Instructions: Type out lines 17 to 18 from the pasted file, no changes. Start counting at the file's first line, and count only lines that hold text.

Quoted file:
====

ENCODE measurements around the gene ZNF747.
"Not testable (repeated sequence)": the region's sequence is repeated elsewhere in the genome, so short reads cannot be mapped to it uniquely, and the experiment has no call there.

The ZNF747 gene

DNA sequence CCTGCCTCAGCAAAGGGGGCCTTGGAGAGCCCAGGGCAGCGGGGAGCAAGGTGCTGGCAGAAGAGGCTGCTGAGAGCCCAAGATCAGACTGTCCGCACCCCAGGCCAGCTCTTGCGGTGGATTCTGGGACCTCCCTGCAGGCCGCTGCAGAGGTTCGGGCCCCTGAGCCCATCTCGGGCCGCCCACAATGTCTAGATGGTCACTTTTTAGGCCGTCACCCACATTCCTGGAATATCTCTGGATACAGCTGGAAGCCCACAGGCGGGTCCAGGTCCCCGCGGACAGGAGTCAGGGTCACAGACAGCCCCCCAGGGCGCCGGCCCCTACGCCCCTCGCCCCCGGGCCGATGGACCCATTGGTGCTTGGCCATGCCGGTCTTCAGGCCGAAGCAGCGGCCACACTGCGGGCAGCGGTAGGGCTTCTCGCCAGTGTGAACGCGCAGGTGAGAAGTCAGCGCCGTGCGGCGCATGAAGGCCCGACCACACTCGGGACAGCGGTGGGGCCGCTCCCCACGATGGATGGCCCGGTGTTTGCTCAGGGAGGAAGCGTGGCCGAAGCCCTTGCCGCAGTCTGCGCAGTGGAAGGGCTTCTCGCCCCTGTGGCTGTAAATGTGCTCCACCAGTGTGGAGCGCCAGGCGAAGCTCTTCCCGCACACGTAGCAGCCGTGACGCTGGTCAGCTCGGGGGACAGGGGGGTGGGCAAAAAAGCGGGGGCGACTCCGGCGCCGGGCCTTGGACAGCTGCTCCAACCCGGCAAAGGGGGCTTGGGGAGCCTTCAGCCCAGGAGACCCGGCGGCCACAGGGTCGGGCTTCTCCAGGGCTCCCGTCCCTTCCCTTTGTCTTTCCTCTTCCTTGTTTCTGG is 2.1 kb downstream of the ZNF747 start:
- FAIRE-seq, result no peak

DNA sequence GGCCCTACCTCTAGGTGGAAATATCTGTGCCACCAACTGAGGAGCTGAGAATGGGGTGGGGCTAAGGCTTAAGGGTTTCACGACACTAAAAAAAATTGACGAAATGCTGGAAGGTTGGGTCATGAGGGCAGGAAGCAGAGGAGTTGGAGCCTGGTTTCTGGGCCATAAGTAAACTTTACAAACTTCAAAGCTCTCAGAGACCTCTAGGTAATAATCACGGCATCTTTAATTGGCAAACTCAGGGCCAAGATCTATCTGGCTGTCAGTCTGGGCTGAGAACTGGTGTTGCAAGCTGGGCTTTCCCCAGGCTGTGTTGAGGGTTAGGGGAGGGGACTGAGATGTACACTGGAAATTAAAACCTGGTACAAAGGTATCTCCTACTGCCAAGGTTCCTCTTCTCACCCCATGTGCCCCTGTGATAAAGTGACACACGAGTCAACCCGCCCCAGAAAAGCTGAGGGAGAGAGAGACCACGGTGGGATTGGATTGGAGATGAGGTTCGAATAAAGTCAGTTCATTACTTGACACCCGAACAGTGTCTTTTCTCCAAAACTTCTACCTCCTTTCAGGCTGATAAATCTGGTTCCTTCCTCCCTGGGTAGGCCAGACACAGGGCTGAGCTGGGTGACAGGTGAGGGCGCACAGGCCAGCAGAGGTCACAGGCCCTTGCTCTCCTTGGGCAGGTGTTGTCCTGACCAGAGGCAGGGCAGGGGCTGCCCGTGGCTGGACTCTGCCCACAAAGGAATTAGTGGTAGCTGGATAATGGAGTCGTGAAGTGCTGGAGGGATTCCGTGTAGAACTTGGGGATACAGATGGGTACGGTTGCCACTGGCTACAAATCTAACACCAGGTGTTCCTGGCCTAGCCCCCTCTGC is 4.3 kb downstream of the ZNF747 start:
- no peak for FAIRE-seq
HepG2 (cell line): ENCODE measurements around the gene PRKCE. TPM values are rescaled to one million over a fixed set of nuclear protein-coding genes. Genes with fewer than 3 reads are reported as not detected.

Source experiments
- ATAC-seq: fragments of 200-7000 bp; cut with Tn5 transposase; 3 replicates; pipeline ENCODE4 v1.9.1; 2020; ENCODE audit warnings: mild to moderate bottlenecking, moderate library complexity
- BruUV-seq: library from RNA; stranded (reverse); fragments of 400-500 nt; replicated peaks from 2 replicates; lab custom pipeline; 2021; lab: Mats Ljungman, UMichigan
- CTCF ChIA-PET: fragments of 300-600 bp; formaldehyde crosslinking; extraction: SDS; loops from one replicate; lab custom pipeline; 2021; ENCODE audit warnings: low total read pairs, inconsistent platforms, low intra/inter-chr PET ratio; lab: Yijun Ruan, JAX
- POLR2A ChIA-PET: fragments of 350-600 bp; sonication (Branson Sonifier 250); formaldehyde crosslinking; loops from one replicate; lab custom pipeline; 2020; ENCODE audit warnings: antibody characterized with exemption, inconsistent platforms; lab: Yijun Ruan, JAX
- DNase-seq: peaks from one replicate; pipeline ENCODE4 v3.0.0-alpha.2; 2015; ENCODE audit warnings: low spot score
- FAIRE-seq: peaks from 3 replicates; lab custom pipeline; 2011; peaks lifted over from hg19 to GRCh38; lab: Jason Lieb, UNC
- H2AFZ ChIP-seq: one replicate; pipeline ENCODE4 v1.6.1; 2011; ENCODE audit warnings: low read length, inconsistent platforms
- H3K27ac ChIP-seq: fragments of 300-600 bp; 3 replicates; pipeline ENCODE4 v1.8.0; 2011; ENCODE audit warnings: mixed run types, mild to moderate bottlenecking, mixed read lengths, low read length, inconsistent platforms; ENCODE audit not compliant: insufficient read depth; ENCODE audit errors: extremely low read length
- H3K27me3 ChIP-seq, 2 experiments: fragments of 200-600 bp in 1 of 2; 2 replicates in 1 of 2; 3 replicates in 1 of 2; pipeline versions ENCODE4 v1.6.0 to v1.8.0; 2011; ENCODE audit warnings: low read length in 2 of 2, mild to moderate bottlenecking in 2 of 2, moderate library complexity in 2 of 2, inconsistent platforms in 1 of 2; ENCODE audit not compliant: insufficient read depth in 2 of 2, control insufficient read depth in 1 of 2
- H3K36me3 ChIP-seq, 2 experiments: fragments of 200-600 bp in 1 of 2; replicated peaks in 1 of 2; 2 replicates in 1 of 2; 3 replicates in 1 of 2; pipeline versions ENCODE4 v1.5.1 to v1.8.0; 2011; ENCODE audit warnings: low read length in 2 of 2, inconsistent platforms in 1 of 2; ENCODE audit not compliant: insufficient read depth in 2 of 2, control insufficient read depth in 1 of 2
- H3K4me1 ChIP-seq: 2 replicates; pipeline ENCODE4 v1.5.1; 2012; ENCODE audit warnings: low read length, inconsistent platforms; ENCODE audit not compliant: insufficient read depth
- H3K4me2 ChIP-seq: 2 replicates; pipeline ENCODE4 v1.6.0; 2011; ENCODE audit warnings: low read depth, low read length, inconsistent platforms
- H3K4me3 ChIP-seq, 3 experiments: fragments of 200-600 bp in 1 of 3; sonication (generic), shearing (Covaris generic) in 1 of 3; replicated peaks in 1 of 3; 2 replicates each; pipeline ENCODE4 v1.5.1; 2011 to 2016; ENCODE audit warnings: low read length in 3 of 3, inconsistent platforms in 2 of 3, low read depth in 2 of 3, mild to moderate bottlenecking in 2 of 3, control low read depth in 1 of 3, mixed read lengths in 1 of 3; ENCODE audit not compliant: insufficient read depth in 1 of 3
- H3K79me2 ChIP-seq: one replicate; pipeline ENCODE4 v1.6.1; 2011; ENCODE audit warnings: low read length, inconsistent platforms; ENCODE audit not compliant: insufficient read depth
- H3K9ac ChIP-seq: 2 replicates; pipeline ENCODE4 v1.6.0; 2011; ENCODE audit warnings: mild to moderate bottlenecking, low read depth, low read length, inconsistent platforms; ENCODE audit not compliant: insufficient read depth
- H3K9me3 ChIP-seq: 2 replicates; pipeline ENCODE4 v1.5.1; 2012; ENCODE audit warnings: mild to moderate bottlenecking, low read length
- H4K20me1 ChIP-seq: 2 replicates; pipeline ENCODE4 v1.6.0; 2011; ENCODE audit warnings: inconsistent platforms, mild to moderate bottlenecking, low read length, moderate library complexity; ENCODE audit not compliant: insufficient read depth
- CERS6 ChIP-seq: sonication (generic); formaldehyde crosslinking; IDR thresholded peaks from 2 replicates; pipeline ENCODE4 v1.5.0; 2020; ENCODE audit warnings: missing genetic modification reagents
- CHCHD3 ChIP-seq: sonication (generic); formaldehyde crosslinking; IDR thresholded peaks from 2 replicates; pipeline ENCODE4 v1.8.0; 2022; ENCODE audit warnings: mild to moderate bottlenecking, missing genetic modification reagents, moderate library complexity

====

- H3K27ac ChIP-seq: fragments of 300-600 bp; 3 replicates; pipeline ENCODE4 v1.8.0; 2011; ENCODE audit warnings: mixed run types, mild to moderate bottlenecking, mixed read lengths, low read length, inconsistent platforms; ENCODE audit not compliant: insufficient read depth; ENCODE audit errors: extremely low read length
- H3K27me3 ChIP-seq, 2 experiments: fragments of 200-600 bp in 1 of 2; 2 replicates in 1 of 2; 3 replicates in 1 of 2; pipeline versions ENCODE4 v1.6.0 to v1.8.0; 2011; ENCODE audit warnings: low read length in 2 of 2, mild to moderate bottlenecking in 2 of 2, moderate library complexity in 2 of 2, inconsistent platforms in 1 of 2; ENCODE audit not compliant: insufficient read depth in 2 of 2, control insufficient read depth in 1 of 2